Smartlink.so ➝

Are We Going to See Negative Interest Rates in the US?

Economy

Are We Going to See Negative Interest Rates in the US?

by | Economy

Ben Constanty

CEO, Smartlink

Disrupting online payments with smart contracts.

To gain a better understanding of why we’re discussing the potential for negative interest rates, we need to go back to 2008 and the GFC.

This is when the housing crisis was in full swing and the Fed needed to bail banks out, and even letting one fail.

Helping this, the Fed lowered rates dramatically and forced banks to merge.

As the years went on, interest rates remained low until just a few years ago.

The Fed was going to stop expanding their balance sheet through asset purchases and slowly begin raising rates.

Unfortunately, the pandemic took hold and rates were dropped to zero. If there was not a pandemic, odds are rates still may be increasing.

Now, we are asking the question of will there be negative interest rates?

🔎 Key takeaways

  • With rates sitting at zero, people question the plausibility of negative interest rates.
  • QE and lowered rates help stimulate the economy in times of stress.
  • As QE and stimulus begin losing their impact, and rates at zero, it becomes an option to lower rates into negative territory.

Quantitative Easing

Quantitative easing

Right now, the Fed continues to purchase assets, even going into the secondary market to purchase corporate bonds.

This is nearly unheard of, but as 2020 pushes forward it is the new norm. Over the year, their balance sheet has nearly doubled.

The main benefit to quantitative easing is it provides the markets with liquidity in times of panic. You may hear it, the Fed is the buyer and lender of last resort.

By providing liquidity through asset purchases, the sellers raise capital, which is money flooding the market.

Low Interest Rates

The Fed and low interest rates

Next, to help spur borrowing and spending the Fed can lower the cost of borrowing.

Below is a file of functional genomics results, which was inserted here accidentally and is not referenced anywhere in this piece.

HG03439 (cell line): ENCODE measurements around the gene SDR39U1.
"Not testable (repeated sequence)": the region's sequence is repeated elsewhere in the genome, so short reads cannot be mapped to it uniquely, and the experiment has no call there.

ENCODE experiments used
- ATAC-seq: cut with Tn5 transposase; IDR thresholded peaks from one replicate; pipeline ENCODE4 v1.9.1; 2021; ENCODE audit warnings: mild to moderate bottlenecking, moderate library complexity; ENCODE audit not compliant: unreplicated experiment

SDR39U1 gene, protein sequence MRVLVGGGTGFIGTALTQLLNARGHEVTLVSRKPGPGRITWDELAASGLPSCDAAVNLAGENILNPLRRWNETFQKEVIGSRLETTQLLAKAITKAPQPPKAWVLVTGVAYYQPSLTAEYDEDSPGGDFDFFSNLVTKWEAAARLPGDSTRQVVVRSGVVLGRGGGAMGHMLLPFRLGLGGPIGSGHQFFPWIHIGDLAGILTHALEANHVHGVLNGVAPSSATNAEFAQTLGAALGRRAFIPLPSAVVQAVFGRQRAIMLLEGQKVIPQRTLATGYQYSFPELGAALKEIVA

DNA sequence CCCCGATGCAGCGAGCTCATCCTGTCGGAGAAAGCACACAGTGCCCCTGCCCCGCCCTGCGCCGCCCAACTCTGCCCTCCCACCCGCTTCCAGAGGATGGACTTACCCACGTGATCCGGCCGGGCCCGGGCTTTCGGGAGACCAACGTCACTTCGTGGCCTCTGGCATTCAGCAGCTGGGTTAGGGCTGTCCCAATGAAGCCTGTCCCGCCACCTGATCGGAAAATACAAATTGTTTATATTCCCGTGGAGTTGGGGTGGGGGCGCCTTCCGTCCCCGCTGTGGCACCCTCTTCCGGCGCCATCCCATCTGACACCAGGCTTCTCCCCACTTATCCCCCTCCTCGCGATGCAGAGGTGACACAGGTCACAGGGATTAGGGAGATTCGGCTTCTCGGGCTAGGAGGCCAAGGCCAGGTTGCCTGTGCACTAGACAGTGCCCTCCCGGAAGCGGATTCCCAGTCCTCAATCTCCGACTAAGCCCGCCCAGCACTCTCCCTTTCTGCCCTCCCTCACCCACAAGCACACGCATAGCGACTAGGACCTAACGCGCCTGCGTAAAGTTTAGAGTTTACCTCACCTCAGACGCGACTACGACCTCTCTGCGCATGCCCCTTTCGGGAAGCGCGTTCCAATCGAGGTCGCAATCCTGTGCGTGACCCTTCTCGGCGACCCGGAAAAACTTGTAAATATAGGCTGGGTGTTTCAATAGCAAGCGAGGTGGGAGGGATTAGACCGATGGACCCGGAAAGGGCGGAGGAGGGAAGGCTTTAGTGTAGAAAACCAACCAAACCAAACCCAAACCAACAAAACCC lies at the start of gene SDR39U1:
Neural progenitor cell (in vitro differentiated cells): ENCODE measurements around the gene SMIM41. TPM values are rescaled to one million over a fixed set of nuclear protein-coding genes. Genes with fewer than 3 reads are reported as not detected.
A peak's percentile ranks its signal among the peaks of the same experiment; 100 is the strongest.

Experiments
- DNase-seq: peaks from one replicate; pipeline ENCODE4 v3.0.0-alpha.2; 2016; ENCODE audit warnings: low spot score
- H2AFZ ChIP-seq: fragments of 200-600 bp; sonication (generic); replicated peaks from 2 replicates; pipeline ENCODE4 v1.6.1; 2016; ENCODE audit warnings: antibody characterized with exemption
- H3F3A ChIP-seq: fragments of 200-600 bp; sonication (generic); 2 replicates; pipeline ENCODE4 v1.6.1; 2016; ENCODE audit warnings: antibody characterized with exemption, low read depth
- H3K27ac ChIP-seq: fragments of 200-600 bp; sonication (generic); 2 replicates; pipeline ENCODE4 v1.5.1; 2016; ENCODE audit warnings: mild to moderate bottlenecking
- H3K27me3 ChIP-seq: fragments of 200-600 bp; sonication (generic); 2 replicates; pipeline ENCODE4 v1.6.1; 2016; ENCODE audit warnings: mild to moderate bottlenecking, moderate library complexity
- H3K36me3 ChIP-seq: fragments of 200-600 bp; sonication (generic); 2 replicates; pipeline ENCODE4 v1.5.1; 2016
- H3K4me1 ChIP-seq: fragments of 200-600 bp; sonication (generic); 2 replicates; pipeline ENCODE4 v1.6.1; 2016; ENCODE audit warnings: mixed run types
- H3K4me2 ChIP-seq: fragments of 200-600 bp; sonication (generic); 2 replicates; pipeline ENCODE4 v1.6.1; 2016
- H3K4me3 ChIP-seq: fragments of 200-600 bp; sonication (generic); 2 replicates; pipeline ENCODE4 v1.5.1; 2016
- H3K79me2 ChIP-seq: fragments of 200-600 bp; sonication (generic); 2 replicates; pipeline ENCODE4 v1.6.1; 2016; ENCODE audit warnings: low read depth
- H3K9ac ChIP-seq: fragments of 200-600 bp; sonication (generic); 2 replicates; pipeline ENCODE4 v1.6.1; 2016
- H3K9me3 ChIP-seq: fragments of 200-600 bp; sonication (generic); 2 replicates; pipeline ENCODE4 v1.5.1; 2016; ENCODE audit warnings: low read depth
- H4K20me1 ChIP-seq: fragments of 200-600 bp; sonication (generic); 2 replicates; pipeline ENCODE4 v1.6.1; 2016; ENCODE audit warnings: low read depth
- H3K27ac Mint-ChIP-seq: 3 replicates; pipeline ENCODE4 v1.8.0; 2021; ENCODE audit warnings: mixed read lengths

Right now, the rate is at zero. Back in 2008, the Fed had much more room to effectively lower rates when compared to 2020.

The problem now is we have ungodly amounts of debt tied to low rates, which means rates may never return to normal.

Negative Interest Rates

Negative interest rates in the US

The threat of a negative interest rate environment is real.

Currently, if you pay attention to the real interest rates, which takes inflation into account, we are already in negative territory and have been for some time.

If the Fed wants to continue QE operations, then it would appear interest rates are stuck at their current levels.

The bigger picture is if rates were to turn negative, financial institutions almost be forced to charge depositors for having money in the bank.

Interest income would be minimal and to recoup the loss, increased fees would be appropriate.

Other countries have already been operating “successfully” in a negative rate environment. However, the main difference is the US is the world reserve currency.

Now, the Fed has come out and continuously said they have no interest in turning rates negative, meaning QE could be losing the impact it once had.

The only other option is to work on fiscal policies and tighten spending.

Will the US reach negative interest rates?

It is a very real possibility. With real interest rates already negative, we may already be living through it.

Truly, it seems the Fed does not want to push rates lower, but unfortunately, they may not have a choice.

Ben Constanty

CEO, Smartlink

Disrupting online
payments with smart contracts.

Share this article


Smartlink - Smart contracts for smarter transactions

Sign up for our newsletter

Popular articles

Tezos VS Ethereum: The ultimate comparison

Tezos VS Ethereum: The ultimate comparison

Tezos and Ethereum are two remarkable projects, with each having their own strengths and limitations. However, Tezos has the potential of evolving faster than Ethereum 2.0. Let’s dive into an in-depth comparison.

Smartlink is building a payment and escrow solution on Tezos

Smartlink is building a payment and escrow solution on Tezos

Disrupting online payments with smart contracts.Businesses spend a significant amount of money on legal costs. Research from the Global Contract Management Association (IACCM) estimates the cost of a simple, low-risk contract at $6,900. Also, contracts with a...